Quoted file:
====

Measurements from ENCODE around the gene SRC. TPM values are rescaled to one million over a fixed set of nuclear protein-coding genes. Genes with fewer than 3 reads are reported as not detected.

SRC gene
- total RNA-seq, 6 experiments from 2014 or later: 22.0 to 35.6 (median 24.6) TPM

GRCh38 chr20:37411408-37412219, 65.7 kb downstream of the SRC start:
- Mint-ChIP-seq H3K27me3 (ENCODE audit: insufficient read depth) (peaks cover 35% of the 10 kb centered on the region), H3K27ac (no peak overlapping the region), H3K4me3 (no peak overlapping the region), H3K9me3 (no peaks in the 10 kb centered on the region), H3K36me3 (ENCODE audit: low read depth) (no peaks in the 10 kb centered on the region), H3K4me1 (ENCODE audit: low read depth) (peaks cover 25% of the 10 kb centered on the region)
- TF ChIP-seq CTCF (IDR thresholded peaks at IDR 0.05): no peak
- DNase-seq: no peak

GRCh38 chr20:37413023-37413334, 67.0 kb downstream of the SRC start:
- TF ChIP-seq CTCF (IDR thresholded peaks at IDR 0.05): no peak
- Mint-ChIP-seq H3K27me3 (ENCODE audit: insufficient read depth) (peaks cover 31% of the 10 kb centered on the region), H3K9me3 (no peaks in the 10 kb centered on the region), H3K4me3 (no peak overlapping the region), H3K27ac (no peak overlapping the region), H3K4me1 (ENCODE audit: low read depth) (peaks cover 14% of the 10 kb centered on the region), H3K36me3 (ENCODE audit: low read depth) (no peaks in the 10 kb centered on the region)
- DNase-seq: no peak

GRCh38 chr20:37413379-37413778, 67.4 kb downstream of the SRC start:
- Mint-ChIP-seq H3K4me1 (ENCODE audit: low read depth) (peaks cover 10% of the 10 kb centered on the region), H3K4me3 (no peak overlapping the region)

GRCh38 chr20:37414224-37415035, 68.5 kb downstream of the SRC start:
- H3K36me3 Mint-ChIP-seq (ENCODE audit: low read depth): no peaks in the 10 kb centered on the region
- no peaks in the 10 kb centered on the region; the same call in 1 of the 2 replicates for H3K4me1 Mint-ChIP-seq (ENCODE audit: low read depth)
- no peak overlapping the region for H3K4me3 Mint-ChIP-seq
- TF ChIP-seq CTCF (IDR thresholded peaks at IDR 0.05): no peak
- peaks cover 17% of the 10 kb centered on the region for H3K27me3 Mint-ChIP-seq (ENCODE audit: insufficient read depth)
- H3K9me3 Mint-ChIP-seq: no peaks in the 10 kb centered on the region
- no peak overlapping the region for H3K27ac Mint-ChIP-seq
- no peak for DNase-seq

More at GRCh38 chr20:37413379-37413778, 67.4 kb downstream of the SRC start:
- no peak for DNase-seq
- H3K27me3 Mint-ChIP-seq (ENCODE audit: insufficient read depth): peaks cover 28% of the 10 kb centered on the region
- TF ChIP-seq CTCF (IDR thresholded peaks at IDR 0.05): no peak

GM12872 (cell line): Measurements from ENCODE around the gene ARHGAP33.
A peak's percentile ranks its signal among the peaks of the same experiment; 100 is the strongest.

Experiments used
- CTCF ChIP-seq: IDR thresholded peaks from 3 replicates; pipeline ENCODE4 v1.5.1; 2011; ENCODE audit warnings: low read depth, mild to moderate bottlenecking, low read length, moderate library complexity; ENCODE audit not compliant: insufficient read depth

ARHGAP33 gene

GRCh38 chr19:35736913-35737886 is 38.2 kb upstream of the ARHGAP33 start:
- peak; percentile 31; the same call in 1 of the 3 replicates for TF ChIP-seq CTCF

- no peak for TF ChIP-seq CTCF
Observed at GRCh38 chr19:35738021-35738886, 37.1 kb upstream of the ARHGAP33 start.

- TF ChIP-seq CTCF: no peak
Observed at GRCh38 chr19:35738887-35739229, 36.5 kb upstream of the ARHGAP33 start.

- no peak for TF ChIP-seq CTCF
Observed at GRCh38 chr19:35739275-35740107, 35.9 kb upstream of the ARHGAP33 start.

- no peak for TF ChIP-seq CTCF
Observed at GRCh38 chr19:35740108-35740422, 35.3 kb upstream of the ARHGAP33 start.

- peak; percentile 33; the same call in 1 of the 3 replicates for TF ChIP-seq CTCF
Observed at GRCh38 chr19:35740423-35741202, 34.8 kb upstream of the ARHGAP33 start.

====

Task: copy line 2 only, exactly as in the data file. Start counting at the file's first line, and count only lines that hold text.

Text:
SRC gene